Monday, 15 December 2014

Racing Face

Matt, my very good friend and husband of Hels, my indomitable crew, was on safety boat duty today, so I leant him my camera (and credit for the photos here therefore rests with him). The forecast was looking frisky, so I thought there might be some interesting pictures to grab.

In the event, the wind came in less than I'd expected, which was just as well, as I'd effectively promoted the safety boat cox to camera-man.

The race proved the hardest of the series so far, if you discount my crew feinting on me at the start of the second race last week, and my need to subsequently retire, sailing the swamped boat back single handed through a squall to deliver her safe to shore.

But that was a different kind of hard.

And she came back looking more than fine again this week, so I clearly didn't handle the situation that badly.

This week, the hard was all weather. Pressure enough to get the lasers planing, not enough to get us up on the plane except for once or twice, but great air for Solos, with their fully battened sails, and there were loads of them to climb through.

It took a good while to catch them up, and longer to weave our way through them. They had us every time on pure boat-speed downwind, but upwind we slowly abraded their weather advantage and snuck through.

For once, our only collision of the day wasn't my fault and had one of the lasers doing turns. Not enough of a delay to catch him, and Jon still beat us by a single place. And well deserved for him, I reckon.

About half way through I'd pretty much resigned myself to a middle of the fleet finish. The wall of Solos seemed insurmountable. But that's the lovely thing about a pursuit race. By design, the format brings everybody together at the end of the hour, so it looks insurmountable, but if you keep climbing, the end is always skin of the teeth, boat on boat climactic entertainment.

In the end, we finished a respectable 5th place out of 17 boats. 

The down side of that is that overall, added to the efforts of previous weeks, it lifts us out of the relaxed obscurity of unqualified for the series and into 1st place with one race left to go. Of course, I've got to hold it for that last race. Which, whilst I'm not normally so well positioned, traditionally I always fail to do.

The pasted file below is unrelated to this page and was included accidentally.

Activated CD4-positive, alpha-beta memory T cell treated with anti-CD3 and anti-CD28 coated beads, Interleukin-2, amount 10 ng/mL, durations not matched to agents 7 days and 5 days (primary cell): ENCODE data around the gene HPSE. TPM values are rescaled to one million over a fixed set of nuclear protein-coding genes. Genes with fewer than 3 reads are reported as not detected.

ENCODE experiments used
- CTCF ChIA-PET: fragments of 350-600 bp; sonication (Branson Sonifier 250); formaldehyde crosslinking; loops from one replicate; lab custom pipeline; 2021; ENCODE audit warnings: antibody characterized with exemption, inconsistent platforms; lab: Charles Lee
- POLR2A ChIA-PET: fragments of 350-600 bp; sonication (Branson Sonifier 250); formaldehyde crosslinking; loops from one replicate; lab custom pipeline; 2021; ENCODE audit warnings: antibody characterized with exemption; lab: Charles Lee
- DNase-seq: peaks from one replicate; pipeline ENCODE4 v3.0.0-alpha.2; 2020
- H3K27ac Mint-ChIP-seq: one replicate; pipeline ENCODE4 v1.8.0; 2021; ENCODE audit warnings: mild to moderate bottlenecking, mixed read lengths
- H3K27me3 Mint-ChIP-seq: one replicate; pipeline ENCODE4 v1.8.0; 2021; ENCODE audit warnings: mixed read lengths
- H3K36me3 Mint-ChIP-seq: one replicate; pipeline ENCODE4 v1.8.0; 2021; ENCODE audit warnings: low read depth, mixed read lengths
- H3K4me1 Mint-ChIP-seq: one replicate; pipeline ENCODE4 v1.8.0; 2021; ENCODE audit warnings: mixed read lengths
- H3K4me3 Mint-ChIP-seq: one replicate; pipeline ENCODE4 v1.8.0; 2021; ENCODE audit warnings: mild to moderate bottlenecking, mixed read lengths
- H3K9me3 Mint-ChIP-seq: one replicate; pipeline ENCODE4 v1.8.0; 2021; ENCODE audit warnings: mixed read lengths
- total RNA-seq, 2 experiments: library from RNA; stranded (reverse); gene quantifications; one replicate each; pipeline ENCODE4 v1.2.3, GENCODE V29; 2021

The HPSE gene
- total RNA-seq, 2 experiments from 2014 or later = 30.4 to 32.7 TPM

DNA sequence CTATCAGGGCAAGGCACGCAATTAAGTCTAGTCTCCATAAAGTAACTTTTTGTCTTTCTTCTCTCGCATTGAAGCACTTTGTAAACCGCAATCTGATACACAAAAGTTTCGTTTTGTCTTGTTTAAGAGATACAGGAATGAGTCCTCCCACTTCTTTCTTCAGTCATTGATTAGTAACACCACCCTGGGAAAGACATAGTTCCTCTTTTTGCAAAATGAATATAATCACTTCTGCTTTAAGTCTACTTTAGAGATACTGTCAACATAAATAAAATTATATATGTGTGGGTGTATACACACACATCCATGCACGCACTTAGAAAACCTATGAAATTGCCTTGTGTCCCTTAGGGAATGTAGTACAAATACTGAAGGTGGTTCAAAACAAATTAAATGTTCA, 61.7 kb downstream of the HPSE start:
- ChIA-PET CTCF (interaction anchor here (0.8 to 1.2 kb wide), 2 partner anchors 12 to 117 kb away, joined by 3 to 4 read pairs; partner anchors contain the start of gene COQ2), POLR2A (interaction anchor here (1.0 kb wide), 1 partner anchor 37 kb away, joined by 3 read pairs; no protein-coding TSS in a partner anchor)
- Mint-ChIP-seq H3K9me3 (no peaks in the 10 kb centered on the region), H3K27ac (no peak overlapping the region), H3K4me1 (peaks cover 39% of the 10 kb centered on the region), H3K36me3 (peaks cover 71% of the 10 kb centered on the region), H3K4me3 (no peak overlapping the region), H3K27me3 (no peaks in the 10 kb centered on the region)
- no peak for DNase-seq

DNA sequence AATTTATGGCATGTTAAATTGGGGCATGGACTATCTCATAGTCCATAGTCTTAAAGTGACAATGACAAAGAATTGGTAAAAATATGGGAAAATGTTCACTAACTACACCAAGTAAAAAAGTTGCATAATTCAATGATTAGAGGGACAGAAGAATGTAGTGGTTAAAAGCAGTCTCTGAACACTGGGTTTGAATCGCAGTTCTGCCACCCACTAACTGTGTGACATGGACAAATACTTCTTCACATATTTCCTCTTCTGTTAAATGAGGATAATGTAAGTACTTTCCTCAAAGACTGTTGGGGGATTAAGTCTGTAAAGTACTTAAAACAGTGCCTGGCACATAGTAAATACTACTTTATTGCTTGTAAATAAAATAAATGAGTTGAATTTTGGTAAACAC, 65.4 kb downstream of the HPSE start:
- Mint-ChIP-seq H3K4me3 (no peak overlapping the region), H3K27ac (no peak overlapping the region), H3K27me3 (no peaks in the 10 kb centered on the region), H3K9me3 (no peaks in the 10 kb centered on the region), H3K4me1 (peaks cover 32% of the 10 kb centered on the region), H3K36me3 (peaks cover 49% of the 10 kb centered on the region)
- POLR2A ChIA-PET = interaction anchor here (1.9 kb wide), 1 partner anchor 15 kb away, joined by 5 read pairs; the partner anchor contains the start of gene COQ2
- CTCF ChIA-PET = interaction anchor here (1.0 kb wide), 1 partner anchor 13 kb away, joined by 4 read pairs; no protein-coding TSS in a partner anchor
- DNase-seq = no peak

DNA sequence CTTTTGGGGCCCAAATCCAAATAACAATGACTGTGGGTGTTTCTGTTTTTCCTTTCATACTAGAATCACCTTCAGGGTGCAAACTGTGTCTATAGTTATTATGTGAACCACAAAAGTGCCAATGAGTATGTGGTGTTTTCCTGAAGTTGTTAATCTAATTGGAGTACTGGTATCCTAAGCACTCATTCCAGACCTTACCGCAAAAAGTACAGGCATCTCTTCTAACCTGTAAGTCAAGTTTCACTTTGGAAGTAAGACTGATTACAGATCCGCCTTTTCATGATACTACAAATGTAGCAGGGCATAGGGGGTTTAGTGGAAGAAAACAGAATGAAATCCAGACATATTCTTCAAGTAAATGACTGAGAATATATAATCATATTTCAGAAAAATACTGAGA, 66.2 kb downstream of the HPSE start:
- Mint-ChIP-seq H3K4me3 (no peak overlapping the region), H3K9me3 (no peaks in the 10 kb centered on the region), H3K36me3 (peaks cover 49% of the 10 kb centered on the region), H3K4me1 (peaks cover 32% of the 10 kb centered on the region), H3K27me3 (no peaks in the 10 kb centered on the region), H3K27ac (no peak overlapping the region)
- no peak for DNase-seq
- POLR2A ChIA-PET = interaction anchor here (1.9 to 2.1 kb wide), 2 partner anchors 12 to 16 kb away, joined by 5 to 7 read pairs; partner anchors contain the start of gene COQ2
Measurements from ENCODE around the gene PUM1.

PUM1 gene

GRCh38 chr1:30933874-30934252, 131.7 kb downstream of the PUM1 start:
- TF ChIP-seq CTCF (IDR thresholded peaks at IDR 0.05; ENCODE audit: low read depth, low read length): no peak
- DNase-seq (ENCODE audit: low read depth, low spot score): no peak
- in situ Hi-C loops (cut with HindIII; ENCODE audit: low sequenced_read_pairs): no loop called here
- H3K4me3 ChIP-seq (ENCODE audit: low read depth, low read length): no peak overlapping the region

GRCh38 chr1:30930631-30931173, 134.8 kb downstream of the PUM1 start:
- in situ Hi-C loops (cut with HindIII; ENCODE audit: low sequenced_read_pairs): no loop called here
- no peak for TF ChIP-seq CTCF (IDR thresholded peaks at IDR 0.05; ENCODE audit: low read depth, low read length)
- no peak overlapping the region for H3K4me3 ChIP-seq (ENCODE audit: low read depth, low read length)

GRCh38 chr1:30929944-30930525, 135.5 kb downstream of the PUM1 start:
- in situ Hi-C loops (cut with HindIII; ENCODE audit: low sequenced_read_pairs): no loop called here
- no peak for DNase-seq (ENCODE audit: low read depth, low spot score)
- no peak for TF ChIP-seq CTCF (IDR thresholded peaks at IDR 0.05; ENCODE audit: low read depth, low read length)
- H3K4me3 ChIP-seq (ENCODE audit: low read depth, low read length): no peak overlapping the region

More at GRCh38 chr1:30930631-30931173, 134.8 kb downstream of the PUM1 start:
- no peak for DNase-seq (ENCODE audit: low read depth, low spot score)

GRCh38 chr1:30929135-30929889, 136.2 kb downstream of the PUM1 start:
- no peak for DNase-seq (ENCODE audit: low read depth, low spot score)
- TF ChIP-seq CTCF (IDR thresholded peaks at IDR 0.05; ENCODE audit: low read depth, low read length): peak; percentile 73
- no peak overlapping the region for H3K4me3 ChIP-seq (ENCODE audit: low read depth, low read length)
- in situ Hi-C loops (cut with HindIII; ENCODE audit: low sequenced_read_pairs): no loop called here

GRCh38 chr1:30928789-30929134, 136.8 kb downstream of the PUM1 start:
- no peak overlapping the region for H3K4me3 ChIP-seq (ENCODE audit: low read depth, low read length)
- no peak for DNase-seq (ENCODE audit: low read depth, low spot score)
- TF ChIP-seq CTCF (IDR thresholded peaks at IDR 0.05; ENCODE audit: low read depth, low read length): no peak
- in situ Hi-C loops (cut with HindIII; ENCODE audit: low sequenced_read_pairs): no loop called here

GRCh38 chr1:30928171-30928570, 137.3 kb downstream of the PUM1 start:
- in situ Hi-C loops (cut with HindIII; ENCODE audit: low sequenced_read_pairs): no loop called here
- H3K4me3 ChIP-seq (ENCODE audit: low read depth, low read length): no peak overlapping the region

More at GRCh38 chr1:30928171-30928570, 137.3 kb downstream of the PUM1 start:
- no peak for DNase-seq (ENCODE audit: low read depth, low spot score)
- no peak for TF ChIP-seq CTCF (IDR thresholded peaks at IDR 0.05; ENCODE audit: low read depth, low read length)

I've never won a sailing series yet. I did once manage to throw away a 2nd place overall by successfully pinning out my only two challengers through the entire final race, only to loose concentration and miss the finish line on the last leg of the last lap. They took 2nd and 3rd respectively, then were kind enough to yell at me to turn around and come back and finish.

[EDIT: realistically, looking at the boats that have yet to qualify, but could do if they race the final on Sunday, combined with the forecast wind, which is promising to be Laser country, I'm in with a chance at a 3rd overall, if we sail well]

So I shall enjoy the moment of being on top for now. I shall race next week, and I shall try to hold my own, but I shall not take it too seriously, and whatever the result, I shall then head off to enjoy my last gig of the year at the Lion, next Sunday evening.

One last thought. Given that this is one of the many things I love most in the world (and yes, I picked the words of that phrase with both care and honesty), the camera apparently says that if I love it that much, I should smile more when I'm racing:

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